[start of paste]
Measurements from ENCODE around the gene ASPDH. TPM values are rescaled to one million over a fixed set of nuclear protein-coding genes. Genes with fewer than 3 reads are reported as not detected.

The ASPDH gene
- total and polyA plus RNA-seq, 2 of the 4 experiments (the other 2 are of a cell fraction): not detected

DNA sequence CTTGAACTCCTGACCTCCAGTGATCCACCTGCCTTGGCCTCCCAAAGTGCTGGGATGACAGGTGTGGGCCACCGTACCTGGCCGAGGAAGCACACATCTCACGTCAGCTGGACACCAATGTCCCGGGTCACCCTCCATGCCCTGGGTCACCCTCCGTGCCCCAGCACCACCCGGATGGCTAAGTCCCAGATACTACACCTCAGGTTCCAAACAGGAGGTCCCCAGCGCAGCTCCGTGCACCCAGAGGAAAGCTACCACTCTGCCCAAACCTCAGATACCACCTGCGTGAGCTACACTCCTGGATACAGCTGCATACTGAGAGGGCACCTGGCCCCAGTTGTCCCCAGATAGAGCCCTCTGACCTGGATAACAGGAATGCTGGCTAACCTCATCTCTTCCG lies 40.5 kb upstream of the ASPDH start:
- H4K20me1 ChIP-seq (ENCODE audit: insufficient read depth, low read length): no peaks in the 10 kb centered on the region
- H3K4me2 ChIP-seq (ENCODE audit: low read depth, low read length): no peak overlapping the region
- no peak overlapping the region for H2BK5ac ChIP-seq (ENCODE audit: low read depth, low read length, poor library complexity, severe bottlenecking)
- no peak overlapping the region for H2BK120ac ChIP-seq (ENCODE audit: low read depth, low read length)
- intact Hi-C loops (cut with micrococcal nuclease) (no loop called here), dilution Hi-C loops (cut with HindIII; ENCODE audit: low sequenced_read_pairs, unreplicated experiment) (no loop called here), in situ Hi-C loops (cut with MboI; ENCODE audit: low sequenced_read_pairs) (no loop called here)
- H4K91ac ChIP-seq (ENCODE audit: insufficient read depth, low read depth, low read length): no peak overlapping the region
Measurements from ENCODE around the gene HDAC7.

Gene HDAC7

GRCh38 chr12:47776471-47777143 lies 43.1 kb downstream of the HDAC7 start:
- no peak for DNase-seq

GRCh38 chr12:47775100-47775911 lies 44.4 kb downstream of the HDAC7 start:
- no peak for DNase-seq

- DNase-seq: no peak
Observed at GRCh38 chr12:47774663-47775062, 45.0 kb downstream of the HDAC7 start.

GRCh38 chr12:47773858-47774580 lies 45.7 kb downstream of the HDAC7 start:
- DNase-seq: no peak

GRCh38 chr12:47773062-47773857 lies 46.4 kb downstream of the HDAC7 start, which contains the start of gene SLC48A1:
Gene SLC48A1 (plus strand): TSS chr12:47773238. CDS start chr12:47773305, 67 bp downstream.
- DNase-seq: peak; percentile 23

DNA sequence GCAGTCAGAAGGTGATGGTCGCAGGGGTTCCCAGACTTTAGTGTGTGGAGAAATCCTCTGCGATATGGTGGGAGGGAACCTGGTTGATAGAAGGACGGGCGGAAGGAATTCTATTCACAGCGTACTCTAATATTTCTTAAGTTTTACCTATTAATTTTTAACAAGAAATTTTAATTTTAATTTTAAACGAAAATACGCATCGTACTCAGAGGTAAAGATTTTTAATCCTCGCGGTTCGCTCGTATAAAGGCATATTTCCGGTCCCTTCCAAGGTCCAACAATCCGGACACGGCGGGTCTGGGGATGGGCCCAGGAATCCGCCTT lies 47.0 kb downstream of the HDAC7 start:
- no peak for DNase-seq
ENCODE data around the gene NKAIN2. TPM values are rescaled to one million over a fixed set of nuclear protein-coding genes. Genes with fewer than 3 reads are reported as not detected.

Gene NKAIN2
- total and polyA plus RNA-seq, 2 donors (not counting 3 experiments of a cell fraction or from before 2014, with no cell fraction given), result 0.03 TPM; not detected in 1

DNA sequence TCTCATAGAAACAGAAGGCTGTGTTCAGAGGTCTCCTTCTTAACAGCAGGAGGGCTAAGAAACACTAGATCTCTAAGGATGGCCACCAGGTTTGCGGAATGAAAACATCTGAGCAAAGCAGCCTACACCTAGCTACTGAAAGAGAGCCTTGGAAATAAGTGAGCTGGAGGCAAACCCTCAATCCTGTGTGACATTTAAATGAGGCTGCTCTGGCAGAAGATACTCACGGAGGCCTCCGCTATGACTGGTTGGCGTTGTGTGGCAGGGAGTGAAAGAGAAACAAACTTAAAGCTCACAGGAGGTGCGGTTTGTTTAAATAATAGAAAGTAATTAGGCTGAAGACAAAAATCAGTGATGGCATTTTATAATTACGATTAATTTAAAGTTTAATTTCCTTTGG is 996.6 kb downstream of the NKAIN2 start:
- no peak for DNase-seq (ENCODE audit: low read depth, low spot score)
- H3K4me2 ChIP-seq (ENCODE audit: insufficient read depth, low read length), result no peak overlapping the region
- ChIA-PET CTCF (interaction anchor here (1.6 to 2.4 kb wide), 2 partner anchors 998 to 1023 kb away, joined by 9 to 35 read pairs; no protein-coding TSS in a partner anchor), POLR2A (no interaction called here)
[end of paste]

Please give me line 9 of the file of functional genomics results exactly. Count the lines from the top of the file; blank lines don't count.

- intact Hi-C loops (cut with micrococcal nuclease) (no loop called here), dilution Hi-C loops (cut with HindIII; ENCODE audit: low sequenced_read_pairs, unreplicated experiment) (no loop called here), in situ Hi-C loops (cut with MboI; ENCODE audit: low sequenced_read_pairs) (no loop called here)